Although they haven’t worked together since 1999’s Bringing Out the Dead, the Taxi Driver and Raging Bull team of Martin Scorsese and Paul Schrader announced news last year that they are looking to develop a series on the origins of Christianity. As we await the project, they’ve both gone off to do other films, with Schrader’s Master Gardener recently premiering at Venice and Scorsese bringing Personality Crisis: One Night Only to NYFF, followed by Killers of the Flower Moon next year.
For the Venice Film Festival premiere of Schrader’s latest work, Scorsese sent a touching tribute, which the Mishima director has now shared online. “Throughout those 50 years, my respect for him as an artist has really grown with every new picture he has made,” said Scorsese. “His career is a light, a beacon of personal expression––personal expression above all else, and he’s never stopped growing as an artist. I can’t think of a better example for young, first-time filmmakers to follow. For those of you that get discouraged, just look and adapt and survive the way Paul has. And keep going getting your movies made the way Paul has.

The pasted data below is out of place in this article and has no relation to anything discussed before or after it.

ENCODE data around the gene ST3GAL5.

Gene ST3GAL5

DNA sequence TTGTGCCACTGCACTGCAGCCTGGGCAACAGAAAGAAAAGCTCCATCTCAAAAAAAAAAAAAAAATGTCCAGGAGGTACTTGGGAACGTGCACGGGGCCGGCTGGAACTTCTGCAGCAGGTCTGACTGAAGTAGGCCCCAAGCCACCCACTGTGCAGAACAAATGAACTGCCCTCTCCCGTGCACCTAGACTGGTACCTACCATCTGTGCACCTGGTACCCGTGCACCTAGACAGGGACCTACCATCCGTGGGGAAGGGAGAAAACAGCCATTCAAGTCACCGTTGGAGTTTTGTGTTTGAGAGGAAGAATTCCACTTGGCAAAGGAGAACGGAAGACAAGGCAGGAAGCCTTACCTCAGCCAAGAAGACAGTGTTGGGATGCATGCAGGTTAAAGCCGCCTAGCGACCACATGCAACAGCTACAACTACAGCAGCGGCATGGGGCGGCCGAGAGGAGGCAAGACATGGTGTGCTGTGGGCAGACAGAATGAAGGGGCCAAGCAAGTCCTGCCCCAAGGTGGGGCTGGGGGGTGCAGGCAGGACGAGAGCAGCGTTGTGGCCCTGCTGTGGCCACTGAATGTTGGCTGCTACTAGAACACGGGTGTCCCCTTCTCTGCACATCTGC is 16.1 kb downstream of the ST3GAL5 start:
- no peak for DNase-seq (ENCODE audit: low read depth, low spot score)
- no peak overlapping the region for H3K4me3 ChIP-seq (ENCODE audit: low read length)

Rory O’Connor said in his review, “There is a paradox at the heart of Master Gardener. In their respective worlds—one of abstinence and iconography; the other of money and risk—priests and gamblers are kind of sexy. In their own ways, so are gigolos, drug dealers, porn stars, sex addicts, even taxi drivers. Gardeners? For all their charms, maybe less so. The latest from Paul Schrader rounds out an idiosyncratic trilogy: without breaking the mould, and for three films in a row, the director has placed his man-in-a-room archetype into the fraught, divided milieu of contemporary America. With First Reformed and Card Counter, Schrader could bank on audiences already being attuned to the quasi-culty vibes of his characters’ extreme callings. Master Gardener, the story of a diligent horticulturist, has a bit more heavy lifting to do; but there’s fun to be had in the labor.”